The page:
The purpose of this assignment is togive the reader a brief outline of the principal roles of Select and JointCommittees in the Oireachtas.

  Followingthis there will be a description of the role and development of the Irish CivilService.  Committeesof the OireachtasIreland is a democratic country.  As discussed in course notes, the Irishlegislature is Westminster style in nature; there are two Houses of theOireachtas; the upper House, Dáil Éireann and the lower House, the Seanad.  For the 158 Teachtaí Dála (T.D.’s) in DáilÉireann, the members are elected by the public.

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 Ireland’s system of voting, Proportional Representation by the Single TransferableVote (PR STV), allowing for a more accurate representation of the choice madeby the voting public on what people they want to represent them ingovernment.  The party that is electedwith the majority of seats get to choose who to give ministries to.  The election of Seanad members is differentto the election of T.

D.’s; they are not voted for by the public but by thefollowing, as described on the Oireachtas website:·        43 areelected by five different panels that represent various interests, e.g.Agriculture, Culture and Education, Industry and Commerce, PublicAdministration and Labour.·        6 areelected by university graduates from National University of Ireland (NUI) andthe University of Dublin (Trinity College).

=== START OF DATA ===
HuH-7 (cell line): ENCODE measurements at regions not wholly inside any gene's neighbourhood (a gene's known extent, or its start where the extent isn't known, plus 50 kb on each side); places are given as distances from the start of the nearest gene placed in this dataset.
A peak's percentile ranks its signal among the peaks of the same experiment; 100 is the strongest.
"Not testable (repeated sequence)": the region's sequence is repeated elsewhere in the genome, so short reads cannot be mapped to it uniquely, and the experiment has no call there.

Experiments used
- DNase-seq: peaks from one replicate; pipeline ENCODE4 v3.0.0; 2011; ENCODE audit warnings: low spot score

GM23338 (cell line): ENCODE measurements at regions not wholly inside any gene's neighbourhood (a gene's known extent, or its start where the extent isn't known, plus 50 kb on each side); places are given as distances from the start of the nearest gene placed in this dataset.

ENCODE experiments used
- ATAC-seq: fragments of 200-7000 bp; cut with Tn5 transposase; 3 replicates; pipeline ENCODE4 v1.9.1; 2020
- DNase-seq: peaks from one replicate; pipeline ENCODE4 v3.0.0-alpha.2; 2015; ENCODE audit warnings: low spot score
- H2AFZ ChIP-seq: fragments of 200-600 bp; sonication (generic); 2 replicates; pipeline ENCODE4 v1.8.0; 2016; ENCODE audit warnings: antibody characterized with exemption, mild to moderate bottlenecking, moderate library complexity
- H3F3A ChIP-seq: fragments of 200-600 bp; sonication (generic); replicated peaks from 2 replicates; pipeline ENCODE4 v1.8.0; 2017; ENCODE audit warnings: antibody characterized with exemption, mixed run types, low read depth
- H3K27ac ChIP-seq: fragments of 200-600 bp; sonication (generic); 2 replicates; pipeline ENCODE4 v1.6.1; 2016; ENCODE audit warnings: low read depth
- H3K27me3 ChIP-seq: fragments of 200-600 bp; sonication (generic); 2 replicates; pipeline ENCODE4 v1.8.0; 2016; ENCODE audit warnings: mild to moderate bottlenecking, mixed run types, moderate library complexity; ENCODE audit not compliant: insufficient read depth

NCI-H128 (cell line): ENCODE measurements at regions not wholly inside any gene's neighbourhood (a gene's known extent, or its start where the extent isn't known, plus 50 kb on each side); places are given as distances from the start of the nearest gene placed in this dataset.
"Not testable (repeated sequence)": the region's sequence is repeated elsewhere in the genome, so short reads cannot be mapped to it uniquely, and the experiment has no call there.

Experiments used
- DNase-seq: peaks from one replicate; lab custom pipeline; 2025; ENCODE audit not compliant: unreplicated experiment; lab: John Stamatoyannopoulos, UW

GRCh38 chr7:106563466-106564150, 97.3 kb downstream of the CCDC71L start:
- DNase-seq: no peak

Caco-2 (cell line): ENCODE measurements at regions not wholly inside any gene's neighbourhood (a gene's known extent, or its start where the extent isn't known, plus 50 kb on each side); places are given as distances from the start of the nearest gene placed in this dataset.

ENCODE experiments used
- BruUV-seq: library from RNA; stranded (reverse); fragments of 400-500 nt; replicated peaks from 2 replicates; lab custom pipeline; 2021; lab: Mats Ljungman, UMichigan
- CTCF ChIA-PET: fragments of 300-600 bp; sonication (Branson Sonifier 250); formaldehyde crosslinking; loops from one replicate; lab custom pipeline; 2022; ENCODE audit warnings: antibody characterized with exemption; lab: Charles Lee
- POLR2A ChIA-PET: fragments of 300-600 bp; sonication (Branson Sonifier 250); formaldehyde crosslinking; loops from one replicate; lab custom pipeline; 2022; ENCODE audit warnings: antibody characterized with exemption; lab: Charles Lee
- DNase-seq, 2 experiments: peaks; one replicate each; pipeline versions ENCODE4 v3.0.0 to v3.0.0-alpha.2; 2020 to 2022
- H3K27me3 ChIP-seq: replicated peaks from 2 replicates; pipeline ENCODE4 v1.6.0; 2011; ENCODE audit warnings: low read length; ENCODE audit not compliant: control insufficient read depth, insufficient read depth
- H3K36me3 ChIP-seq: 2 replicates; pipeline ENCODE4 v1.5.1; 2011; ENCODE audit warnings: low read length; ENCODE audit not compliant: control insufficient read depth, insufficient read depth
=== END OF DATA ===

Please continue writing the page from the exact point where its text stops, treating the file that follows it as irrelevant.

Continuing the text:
·        11 areelected by the Taoiseach. As outlined in course notes, thepurpose of parliamentary committees are to bring together subject matter expertsto work on parliamentary business and to allow interest groups and members ofthe public to voice their opinions in matters of policy formation.  Oireachtas committees are made up of membersfrom Dáil Éireann and the Seanad.

  Someare made up of members from entirely one house while others are made up of amix of members from both houses.   Powers ofCommitteesAs discussed by O’Donnell (2017), committeeshave certain powers and privileges, as follows:ü  Under the Committees of the Houses of the Oireachtas(Compellability, Privileges and Immunities of Witnesses) Act, 1997 committeeshave the power to send for ‘persons, papers and records’ and can come toconclusions in respect of matters under investigation by the committee.ü  The powers of compellability are not automatically held by anOireachtas committee.

  To receive thesepowers the committee must apply for them from the Compellability Committee,which is a sub-committee of the Committee on Procedures and Privileges.ü  The committees can compel anybody apart from the President ormembers of the judiciary to appear before them.ü  The appointment of sub-committeesü  They can take evidence orally or in writing and take writtensubmissionsü  Take advice from subject matter expertsü  Publish materialü  Discuss policy matters with Ministers and issues with principaloffice holders on matters that they are responsible forü  Draft legislationü  Travel to meetings and conferences SelectCommitteeA Select Committee is made up solely ofrepresentatives of one House, i.

e. the committee members would all be from DáilÉireann or all from the Seanad.  Thereare procedures that are in place when bringing legislation into force and thereare a number of stages that legislation must go through before being passed.  As highlighted in an Oireachtas fact sheet,Dáil Éireann gives the job of the clause-by-clause study of Bills to SelectCommittees. Although many of the functions of Select Committees relate tolegislation, they can also be established to deal with urgent matters ofcurrent interest, e.